Two years ago, after a little over a half decade's worth of crafting catchy, acoustically-based folk-pop numbers, Aaron Shust understandably wanted to try his hand at something a little different. While he certainly succeeded in turning the desired stylistic corner on 2011's This Is What We Believe, suffice it to say that more than a few of his existing fans were put off by its comparatively glossier, custom-fit-for-airplay textures and relative dearth of the infectious hooks and melodies that helped etch simpler early folk and pop nuggets like "My Savior My God" and "Give It All Away" so indelibly within the long-term memory of just about everyone heard them more than once.
Those hoping that Believe was nothing more than a one-time blip on the proverbial radar screen will probably be less than elated with the latest effort, Morning Rises. Things do start out encouragingly enough with a short, but engaging, instrumental piece and the equally appealing "God of Brilliant Lights." These cuts are followed, though, by the largely lumbering "Cornerstone" and equally nondescript "Rushing Waters." "God Is for Us" does ratchet up the energy level somewhat, but like a sizeable portion of the remainder of the album, it comes fitted with the same mostly commonplace trappings that helped position the last release as yet one more similar-sounding project in the already overcrowded sea of radio-ready lite pop/worship artists.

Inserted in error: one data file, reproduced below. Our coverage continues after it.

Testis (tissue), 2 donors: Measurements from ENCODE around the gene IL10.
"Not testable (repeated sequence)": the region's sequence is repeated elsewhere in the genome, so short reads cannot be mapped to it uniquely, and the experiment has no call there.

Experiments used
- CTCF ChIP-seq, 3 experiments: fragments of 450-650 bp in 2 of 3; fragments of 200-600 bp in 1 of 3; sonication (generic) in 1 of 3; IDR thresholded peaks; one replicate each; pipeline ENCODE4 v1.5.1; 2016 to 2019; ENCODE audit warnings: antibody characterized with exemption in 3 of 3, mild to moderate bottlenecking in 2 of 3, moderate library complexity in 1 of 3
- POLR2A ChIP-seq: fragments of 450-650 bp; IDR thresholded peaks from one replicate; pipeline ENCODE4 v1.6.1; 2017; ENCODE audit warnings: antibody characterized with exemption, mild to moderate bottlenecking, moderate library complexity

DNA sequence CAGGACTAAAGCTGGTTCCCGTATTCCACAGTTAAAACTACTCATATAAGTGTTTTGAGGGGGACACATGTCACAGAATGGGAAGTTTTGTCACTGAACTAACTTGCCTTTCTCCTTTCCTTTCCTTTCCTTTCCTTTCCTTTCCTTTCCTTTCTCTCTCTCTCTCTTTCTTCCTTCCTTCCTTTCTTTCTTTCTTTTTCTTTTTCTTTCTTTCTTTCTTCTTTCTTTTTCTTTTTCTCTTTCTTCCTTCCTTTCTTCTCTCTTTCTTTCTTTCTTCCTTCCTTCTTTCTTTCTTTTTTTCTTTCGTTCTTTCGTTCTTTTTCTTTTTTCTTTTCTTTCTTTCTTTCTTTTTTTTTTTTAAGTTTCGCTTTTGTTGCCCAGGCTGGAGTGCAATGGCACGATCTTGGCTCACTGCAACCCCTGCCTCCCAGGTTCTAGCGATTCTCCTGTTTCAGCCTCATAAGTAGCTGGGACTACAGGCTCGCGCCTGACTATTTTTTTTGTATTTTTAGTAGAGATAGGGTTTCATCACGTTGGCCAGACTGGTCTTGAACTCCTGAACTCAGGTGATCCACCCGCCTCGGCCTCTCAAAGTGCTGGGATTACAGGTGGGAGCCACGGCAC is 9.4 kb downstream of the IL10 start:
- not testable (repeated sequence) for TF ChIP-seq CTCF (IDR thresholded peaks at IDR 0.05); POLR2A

On the lyrical side of the fence, Shust does fare a bit better than last time out. To be sure, even though entries such as "Brilliant Lights" ("Sing it out/ Shout it loud/ His love is like an ocean/ Forever overflowing") probably aren't destined to pull in any awards for originality, he does redeem himself with the yearning, unaffected "Satisfy" ("Fill us with your love/ Fill us with your Spirit/ Only you can satisfy"), whose words fashion the perfect adornment to its beautifully subtle instrumentation. In the same way, the resolute simplicity of "The One" ("For the One who holds tomorrow/ Holds me in his hand/ And I will not fear the future/ I trust the Great I Am") renders it just as attention-grabbing. Most tellingly, though, while the previous record at various points seemed like a mere collection of randomly-chosen snippets of Scripture tossed together into a sort of lyrical patchwork, Morning Rises comes across as a far more unified and coherent whole.
To Shust's credit, in spite of its frequent similarities to Believe, the latest outing, as a whole, does feature a slightly more pronounced (i.e. memorable) melodic quotient than the former effort. And fans of his earliest works will be thrilled by the stripped-down, folk-infused "Deliver Me," which harks back to, and arguably surpasses, anything found on the first two albums. Lamentably, though, that track is the only one of its kind on the new release which, although not nearly as solid or distinctive as the freshman and sophomore offerings, is certainly a step in the right direction after its largely undistinguished predecessor.- Preview Review date: 5/10/13, Review date: 5/21/13, written by Bert Gangl of Jesusfreakhideout.com
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